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For years, I've been trying to eat properly. You know what that means: lean meat; not too much fat; lots of fruit, vegetables and healthy whole grains. Sullenly, I embraced fibre. Reluctantly, I gave up butter and cheese. Conscientiously, I ate as much broccoli and Brussels sprouts as I could stomach. (Cruciferous vegetables are especially good for preventing cancer.)

I even tried switching to fake salt, which was awful. My dad did the same after his second heart attack. He gave up booze and fat and salt, chowed down on tasteless, skinless chicken and lived to a relatively ripe old age, griping all the way.

Here is what the latest scientific findings have to say about all that: Feh.

The science isn't settled after all. Almost everything the medical establishment, the health commissars and the nutrition nannies have been telling us for the past 60 years is just flat-out wrong.

To start with, saturated fat won't raise your cholesterol and give you heart attacks. Neither will butter or cheese. Do you hanker after a juicy marbled piece of steak? Help yourself! New research published this March in the Annals of Internal Medicine found that saturated fat doesn't cause heart disease. This, despite decades of advice that we should restrict saturated fat to as little as 5 per cent of our daily caloric intake – equivalent to about two tablespoons of butter a day.

Next, the salt wars. Salt vigilantes have been warning us for years that our habit is killing us. We consume an average of 3,400 milligrams a day, mostly through processed foods. Health Canada says we should cut back to 2,000. The American Heart Association says 1,500 – less than three-quarters of a teaspoon. Not only is this virtually impossible, it also turns out to be unnecessary, and perhaps even harmful.

A study published last October in JAMA Internal Medicine concluded: "The lack of evidence of benefit and concerns for harm suggest that low sodium intake (less than 2,300 mg/day) should not be recommended." According to Dr. Gilbert Ross of the American Council on Science and Health, anthropological studies suggest that humans are hard-wired to consume between 3,500 and 4,000 milligrams of sodium a day – about what we do now. "To try to cut it in half, or less, is both fruitless and more likely to harm than benefit," he says.

As for fruits and vegetables and all the rest: If you hate Brussels sprouts, you're in luck, because they don't do any good. As recently as 1997, leading cancer authorities told us that eating lots of fruits and veg might cut our cancer risk by more than 20 per cent. They told us to stay away from saturated fat, too. But today, decades of research into the links between nutrition and cancer have reached a dead end. As Harvard's Walter Willett, perhaps the world's leading cancer epidemiologist, told The New York Times, "Diet and cancer has turned out to be more complex and challenging than any of us expected."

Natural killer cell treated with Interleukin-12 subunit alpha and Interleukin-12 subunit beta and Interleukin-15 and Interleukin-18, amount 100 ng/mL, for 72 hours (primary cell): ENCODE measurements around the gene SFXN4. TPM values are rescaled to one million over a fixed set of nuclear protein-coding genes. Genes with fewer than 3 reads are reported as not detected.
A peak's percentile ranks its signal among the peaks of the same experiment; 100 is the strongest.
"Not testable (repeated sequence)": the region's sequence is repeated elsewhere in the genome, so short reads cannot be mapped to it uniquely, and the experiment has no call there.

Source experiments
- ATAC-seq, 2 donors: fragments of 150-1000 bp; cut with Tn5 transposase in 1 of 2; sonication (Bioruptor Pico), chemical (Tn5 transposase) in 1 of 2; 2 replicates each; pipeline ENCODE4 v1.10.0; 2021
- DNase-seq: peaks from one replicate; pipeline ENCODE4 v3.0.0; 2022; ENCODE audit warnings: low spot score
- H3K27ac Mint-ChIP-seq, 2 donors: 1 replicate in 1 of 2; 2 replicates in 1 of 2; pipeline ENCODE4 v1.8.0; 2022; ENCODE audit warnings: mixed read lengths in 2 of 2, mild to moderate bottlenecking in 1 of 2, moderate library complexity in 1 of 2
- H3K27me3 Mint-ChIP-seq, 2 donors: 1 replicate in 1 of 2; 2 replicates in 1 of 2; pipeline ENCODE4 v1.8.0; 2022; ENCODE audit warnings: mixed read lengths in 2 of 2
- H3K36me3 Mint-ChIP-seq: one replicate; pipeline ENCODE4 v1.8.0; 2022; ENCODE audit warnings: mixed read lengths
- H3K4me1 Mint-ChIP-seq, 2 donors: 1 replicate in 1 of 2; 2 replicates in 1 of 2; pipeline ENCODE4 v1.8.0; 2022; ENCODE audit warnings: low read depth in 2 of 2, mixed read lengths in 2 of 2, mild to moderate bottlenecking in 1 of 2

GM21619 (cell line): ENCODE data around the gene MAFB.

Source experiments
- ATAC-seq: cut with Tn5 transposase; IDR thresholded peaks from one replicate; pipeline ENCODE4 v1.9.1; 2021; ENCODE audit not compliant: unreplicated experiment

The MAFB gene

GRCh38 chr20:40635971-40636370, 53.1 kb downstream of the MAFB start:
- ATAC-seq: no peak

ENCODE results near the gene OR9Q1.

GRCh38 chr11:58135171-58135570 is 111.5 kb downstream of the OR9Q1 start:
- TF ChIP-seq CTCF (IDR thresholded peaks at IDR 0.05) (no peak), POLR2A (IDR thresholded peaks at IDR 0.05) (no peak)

What happened? How could so many people have been so wrong for so long? How did all this flawed science become the foundation for everything we thought we knew about nutrition and our health?

The answer, in a nutshell, is food politics, big egos, flawed research and heavy institutional investment in the status quo.

Science journalist Nina Teicholz is author of The Big Fat Surprise, a new book that explores the origin of the spurious link between saturated fat and heart disease. It's quite a tale. It all began in the 1950s with a brilliant self-promoter named Ancel Keys, a scientist who rose to the top of the nutrition world by arguing that saturated fats were behind the postwar explosion in heart disease. Although his research was full of holes, it quickly became dogma. Leading health authorities endorsed his diet advice. Millions of people cut back on red meat, eggs, butter and cheese, and replaced them with vegetable oils, pasta, grains, fruits and potatoes.

The results were catastrophic. Carbohydrates break down into glucose, and too many carbohydrates have unleashed an epidemic of obesity, Type 2 diabetes, and possibly heart disease. Even unrefined carbs are bad. As Ms. Teicholz wrote in The Wall Street Journal, "The reality is that fat doesn't make you fat or diabetic. Scientific investigations going back to the 1950s suggest that actually, carbs do." On top of that, she writes, there's "growing evidence that women on diets low in saturated fat actually increase their risk of having a heart attack."

As you can imagine, these findings are not welcome news to the experts and institutions that have invested so heavily in the status quo. How are they supposed to break the news to the rest of us? They also expose the awkward truth about diet and nutrition studies: that they're very, very difficult to do well. They often have so many confounding factors that the supposed link between cause and effect can be extremely shaky. And many diet studies yield results that later studies can't replicate.

None of this means the vigilantes are about to go away. Salt warrior Thomas Farley, former commissioner of health for the city of New York, still insists that sodium is killing us, and wants to impose sweeping laws and standards to reduce the threat. He's the perfect picture of a modern Puritan – a lean, ascetic type who is convinced that we are on the fast track to hellfire and damnation.

People are already highly skeptical of nutrition advice delivered from on high. They figure that whatever we're told not to eat today will probably be okay again next week. But these revelations are yet more blows to the public's faith in experts. If they can't even get this stuff right, what else are they wrong about?

So … sorry about that, Dad. You gave up steak for nothing. As for the rest of us, here's my best advice: Eat real food that you like, but not too much. Avoid sugar and carbs. Stay hydrated. And if you go to Paris, make sure to have lots of cheese.